The same Zero-Trust tools that protect your digital assets also protect the buildings that house them as well as the people who keep everything up and running.
Location, location, location. It’s been the mantra of real estate professionals for years, but it needs to be the mantra of those charged with protecting IT infrastructure, too.
No matter how cloud-based your organization is, you still rely on physical buildings to house servers, barge lines, data centers, racks, network devices and the people who operate them. Tools like physical or digital keys, cameras, alarm and badge systems, and proxy cards control access to who can enter facilities. But in our age of drone strikes, suicide bombers and GIS services such as Google Maps, how do you protect your physical IT infrastructure?
Companies often address the challenge by placing critical IT infrastructure in unmarked buildings or working with companies like Google to hide satellite images of their infrastructure. But these solutions don’t get to the root of the problem — how online vulnerabilities can expose your buildings, just as they expose your digital assets.
“How Vulnerable Is My IT Infrastructure?” Let Us Count the Ways!
Applying a Zero-Trust approach to your physical IT infrastructure starts with the Zero-Trust pillars we’ve already addressed in this blog series. Allowing offsite access to company laptops without online identity or endpoint protection — as well as failing to provide end-to-end encryption or to secure apps — open the door to bad actors.
Here are some examples of how those bad actors can breach infrastructure on various levels.
Imagine that two employees at a large insurance company are exchanging emails about work they need to do at an unmarked, offsite data center. During the exchange, one of them drops the address of the facility.
However, without MFA, bad actors only need a username and password to gain access to the company’s email system. Requiring an additional device for login, such as the employee’s cell phone, adds an additional layer that significantly reduces the risk.
Failing to adhere to regulatory requirements can put you at risk, as well. While few companies do so intentionally, over time, the requirement to process Payment Card Industry (PCI) data or other sensitive information separately from other data processing systems can slip. In addition to violating regulatory requirements, the failure to segment such data puts you at risk of legal exposure from regulators or from customers with vulnerable data. This is especially relevant in highly regulated industries like healthcare, manufacturing and financial services.
Significantly, segmentation regulations apply whether your services are on premises or hosted in the cloud. That means cloud providers must also comply. Microsoft, for example, has been independently audited by the Securities and Exchange Commission and deemed to comply with regulations for infrastructure in Azure and throughout the Microsoft 365 environment, including SharePoint, Teams, OneDrive, Yammer and Exchange).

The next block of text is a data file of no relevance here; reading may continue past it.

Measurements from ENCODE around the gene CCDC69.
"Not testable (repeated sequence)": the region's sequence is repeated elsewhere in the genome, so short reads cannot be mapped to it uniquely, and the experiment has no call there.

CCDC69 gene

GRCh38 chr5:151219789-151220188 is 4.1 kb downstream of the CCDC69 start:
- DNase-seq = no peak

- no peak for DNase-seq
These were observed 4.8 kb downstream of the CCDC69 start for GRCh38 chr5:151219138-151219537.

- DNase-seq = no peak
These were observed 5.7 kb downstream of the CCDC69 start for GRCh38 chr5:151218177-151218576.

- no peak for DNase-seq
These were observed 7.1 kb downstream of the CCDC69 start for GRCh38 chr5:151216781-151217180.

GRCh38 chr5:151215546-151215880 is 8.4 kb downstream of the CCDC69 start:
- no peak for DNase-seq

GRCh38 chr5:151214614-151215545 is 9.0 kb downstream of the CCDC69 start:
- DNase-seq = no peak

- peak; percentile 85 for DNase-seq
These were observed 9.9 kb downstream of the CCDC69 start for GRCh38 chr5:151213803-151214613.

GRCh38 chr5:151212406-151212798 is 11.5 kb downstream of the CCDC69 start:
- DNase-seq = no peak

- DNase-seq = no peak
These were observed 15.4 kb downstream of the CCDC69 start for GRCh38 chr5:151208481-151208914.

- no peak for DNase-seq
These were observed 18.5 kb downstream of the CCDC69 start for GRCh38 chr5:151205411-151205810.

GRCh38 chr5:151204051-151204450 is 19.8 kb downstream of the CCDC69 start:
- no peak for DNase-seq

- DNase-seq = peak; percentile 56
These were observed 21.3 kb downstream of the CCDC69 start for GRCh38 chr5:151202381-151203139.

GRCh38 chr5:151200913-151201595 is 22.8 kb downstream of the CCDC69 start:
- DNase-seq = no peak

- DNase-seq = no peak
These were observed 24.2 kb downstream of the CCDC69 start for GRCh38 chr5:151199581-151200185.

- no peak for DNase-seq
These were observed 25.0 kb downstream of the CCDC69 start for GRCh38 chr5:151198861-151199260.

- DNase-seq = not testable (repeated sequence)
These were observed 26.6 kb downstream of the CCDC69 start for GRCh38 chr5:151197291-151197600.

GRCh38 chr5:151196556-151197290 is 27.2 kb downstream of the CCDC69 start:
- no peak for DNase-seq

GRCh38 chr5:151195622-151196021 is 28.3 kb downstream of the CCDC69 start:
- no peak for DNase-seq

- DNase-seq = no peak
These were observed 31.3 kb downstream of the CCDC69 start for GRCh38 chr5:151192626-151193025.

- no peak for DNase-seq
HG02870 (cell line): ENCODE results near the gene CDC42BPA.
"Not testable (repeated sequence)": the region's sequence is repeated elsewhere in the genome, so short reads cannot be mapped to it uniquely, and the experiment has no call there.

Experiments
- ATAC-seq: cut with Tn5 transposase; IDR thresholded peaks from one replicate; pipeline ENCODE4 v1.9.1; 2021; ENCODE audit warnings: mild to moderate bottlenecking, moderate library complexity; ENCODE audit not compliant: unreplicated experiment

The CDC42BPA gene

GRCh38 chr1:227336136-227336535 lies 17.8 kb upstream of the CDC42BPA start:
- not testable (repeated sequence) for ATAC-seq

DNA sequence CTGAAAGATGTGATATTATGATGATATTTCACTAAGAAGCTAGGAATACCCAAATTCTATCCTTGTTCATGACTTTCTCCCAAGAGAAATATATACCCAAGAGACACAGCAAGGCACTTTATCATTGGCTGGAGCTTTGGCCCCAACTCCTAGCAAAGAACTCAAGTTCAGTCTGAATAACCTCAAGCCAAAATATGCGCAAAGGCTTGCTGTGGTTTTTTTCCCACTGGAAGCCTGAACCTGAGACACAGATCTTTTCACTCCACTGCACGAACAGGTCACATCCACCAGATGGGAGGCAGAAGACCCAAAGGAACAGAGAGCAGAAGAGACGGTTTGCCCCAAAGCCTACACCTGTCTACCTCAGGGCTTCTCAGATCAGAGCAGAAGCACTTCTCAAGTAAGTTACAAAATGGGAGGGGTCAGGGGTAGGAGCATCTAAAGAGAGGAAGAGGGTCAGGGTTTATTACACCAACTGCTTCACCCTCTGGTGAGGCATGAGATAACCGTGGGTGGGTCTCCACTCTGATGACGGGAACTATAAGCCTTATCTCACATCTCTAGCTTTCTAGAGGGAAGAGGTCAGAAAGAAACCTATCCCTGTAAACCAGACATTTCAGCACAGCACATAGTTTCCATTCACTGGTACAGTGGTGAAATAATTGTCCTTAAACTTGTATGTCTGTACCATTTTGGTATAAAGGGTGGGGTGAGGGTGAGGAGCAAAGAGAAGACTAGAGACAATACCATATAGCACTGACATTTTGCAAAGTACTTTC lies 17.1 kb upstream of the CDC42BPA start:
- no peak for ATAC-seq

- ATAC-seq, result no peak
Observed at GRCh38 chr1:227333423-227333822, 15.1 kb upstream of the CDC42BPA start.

Below are some of the major regulations governing segmentation and infrastructure. Others may apply to your industry:
- Securities and Exchange Commission (SEC ) Rule 240.17a-4(f)(2)
- Financial Industry Regulatory Authority (FINRA) 4511(c)
- Commodity Futures Trading Commission (CFTC) 1.31(c)-(d)
- Center for Internet Security (CIS) v8 3.12
- National Institute of Standards and Technology (NIST) 800-53 R5 SC-3 and 800-171 R2
It’s a little-known fact that your cell phone may mark photos with their subject’s geographic location. Say you take a picture of an unmarked building housing a data center and sent it to a colleague whose device is breached. Unless you have disabled your iPhone or Android device’s ability to disable geolocation services, a tech-savvy person could reverse engineer the photo and find out exactly where the facility is.
In fact, the same vulnerability applies to personal photos. If you post family photos on social media, for example, someone could obtain your family’s location from the photo.
Consider the challenge the military or security agencies face when they are entrusted to protect facilities housing sensitive data. As military leaders exchange information about the location of materials at facilities, for example, that information must be encrypted not only where it is stored and when it is traveling from one device to another but also as it is being used. Failure to do so could lead to disaster.
By now, we hope it’s clearer how all the Zero-Trust Architecture pillars work together to protect your IT infrastructure — not just what is built with bits and bytes, but what is built with brick and mortar. That’s why a weakness in one area exposes them all. Just as we are all connected to each other through our devices, our vulnerabilities are connected, too.
In our final blog post, we’ll look at network security in a way that goes beyond the traditional idea of the “firewall.” Technology, training and policies must work together to keep bad actors out of your network in the same way they protect identities, endpoints, apps and data.
Until next time, stay safe and stay vigilant!